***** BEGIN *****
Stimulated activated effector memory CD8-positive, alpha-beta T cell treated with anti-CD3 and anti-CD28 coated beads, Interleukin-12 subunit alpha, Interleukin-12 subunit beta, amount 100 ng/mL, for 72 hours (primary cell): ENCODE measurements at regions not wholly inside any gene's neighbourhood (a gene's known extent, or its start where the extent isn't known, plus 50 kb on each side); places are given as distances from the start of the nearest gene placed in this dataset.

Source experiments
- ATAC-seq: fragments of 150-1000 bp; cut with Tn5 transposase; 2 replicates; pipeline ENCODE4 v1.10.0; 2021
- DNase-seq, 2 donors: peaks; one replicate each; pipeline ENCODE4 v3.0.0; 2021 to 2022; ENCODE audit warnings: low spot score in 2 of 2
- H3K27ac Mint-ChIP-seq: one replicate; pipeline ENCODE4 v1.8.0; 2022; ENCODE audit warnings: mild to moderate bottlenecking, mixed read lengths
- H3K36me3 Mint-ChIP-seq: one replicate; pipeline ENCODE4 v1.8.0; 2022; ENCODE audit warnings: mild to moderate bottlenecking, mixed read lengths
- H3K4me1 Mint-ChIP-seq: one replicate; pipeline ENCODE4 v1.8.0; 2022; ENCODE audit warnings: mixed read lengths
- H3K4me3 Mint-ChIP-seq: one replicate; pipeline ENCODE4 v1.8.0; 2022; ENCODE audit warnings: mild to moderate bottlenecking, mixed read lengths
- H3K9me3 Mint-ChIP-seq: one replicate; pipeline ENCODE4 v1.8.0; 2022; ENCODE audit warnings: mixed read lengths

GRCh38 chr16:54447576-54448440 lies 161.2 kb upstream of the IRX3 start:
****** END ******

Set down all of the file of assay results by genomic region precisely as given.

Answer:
Stimulated activated effector memory CD8-positive, alpha-beta T cell treated with anti-CD3 and anti-CD28 coated beads, Interleukin-12 subunit alpha, Interleukin-12 subunit beta, amount 100 ng/mL, for 72 hours (primary cell): ENCODE measurements at regions not wholly inside any gene's neighbourhood (a gene's known extent, or its start where the extent isn't known, plus 50 kb on each side); places are given as distances from the start of the nearest gene placed in this dataset.

Source experiments
- ATAC-seq: fragments of 150-1000 bp; cut with Tn5 transposase; 2 replicates; pipeline ENCODE4 v1.10.0; 2021
- DNase-seq, 2 donors: peaks; one replicate each; pipeline ENCODE4 v3.0.0; 2021 to 2022; ENCODE audit warnings: low spot score in 2 of 2
- H3K27ac Mint-ChIP-seq: one replicate; pipeline ENCODE4 v1.8.0; 2022; ENCODE audit warnings: mild to moderate bottlenecking, mixed read lengths
- H3K36me3 Mint-ChIP-seq: one replicate; pipeline ENCODE4 v1.8.0; 2022; ENCODE audit warnings: mild to moderate bottlenecking, mixed read lengths
- H3K4me1 Mint-ChIP-seq: one replicate; pipeline ENCODE4 v1.8.0; 2022; ENCODE audit warnings: mixed read lengths
- H3K4me3 Mint-ChIP-seq: one replicate; pipeline ENCODE4 v1.8.0; 2022; ENCODE audit warnings: mild to moderate bottlenecking, mixed read lengths
- H3K9me3 Mint-ChIP-seq: one replicate; pipeline ENCODE4 v1.8.0; 2022; ENCODE audit warnings: mixed read lengths

GRCh38 chr16:54447576-54448440 lies 161.2 kb upstream of the IRX3 start: